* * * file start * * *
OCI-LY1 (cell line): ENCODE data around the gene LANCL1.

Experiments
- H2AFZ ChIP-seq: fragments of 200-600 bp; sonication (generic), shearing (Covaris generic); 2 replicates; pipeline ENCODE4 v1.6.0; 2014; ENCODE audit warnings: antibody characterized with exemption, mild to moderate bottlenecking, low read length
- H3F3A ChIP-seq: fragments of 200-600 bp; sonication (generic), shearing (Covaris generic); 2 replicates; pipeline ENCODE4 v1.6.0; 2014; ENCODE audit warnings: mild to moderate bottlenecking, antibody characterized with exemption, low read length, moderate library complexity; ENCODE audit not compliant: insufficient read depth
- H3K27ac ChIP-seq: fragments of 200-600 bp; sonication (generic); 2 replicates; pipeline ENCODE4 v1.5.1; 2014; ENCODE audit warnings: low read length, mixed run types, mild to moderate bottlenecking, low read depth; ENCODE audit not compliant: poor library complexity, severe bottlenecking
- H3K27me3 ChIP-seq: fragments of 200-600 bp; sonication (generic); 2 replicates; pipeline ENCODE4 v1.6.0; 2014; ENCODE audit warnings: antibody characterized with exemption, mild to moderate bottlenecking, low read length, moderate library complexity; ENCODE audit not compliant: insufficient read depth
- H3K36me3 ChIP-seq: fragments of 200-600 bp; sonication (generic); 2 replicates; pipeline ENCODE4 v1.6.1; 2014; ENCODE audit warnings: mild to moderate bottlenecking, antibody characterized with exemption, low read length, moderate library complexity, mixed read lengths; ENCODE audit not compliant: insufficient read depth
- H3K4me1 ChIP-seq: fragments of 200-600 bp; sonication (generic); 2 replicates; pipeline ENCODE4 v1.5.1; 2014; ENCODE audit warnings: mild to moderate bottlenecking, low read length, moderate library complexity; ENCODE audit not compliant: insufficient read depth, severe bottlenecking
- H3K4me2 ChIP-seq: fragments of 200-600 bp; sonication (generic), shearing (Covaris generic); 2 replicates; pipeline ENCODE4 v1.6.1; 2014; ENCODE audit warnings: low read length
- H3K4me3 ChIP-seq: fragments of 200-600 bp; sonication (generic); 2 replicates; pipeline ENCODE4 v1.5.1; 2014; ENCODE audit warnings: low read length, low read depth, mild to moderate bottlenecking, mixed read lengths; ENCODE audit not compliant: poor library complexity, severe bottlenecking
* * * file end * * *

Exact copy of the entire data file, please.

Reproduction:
OCI-LY1 (cell line): ENCODE data around the gene LANCL1.

Experiments
- H2AFZ ChIP-seq: fragments of 200-600 bp; sonication (generic), shearing (Covaris generic); 2 replicates; pipeline ENCODE4 v1.6.0; 2014; ENCODE audit warnings: antibody characterized with exemption, mild to moderate bottlenecking, low read length
- H3F3A ChIP-seq: fragments of 200-600 bp; sonication (generic), shearing (Covaris generic); 2 replicates; pipeline ENCODE4 v1.6.0; 2014; ENCODE audit warnings: mild to moderate bottlenecking, antibody characterized with exemption, low read length, moderate library complexity; ENCODE audit not compliant: insufficient read depth
- H3K27ac ChIP-seq: fragments of 200-600 bp; sonication (generic); 2 replicates; pipeline ENCODE4 v1.5.1; 2014; ENCODE audit warnings: low read length, mixed run types, mild to moderate bottlenecking, low read depth; ENCODE audit not compliant: poor library complexity, severe bottlenecking
- H3K27me3 ChIP-seq: fragments of 200-600 bp; sonication (generic); 2 replicates; pipeline ENCODE4 v1.6.0; 2014; ENCODE audit warnings: antibody characterized with exemption, mild to moderate bottlenecking, low read length, moderate library complexity; ENCODE audit not compliant: insufficient read depth
- H3K36me3 ChIP-seq: fragments of 200-600 bp; sonication (generic); 2 replicates; pipeline ENCODE4 v1.6.1; 2014; ENCODE audit warnings: mild to moderate bottlenecking, antibody characterized with exemption, low read length, moderate library complexity, mixed read lengths; ENCODE audit not compliant: insufficient read depth
- H3K4me1 ChIP-seq: fragments of 200-600 bp; sonication (generic); 2 replicates; pipeline ENCODE4 v1.5.1; 2014; ENCODE audit warnings: mild to moderate bottlenecking, low read length, moderate library complexity; ENCODE audit not compliant: insufficient read depth, severe bottlenecking
- H3K4me2 ChIP-seq: fragments of 200-600 bp; sonication (generic), shearing (Covaris generic); 2 replicates; pipeline ENCODE4 v1.6.1; 2014; ENCODE audit warnings: low read length
- H3K4me3 ChIP-seq: fragments of 200-600 bp; sonication (generic); 2 replicates; pipeline ENCODE4 v1.5.1; 2014; ENCODE audit warnings: low read length, low read depth, mild to moderate bottlenecking, mixed read lengths; ENCODE audit not compliant: poor library complexity, severe bottlenecking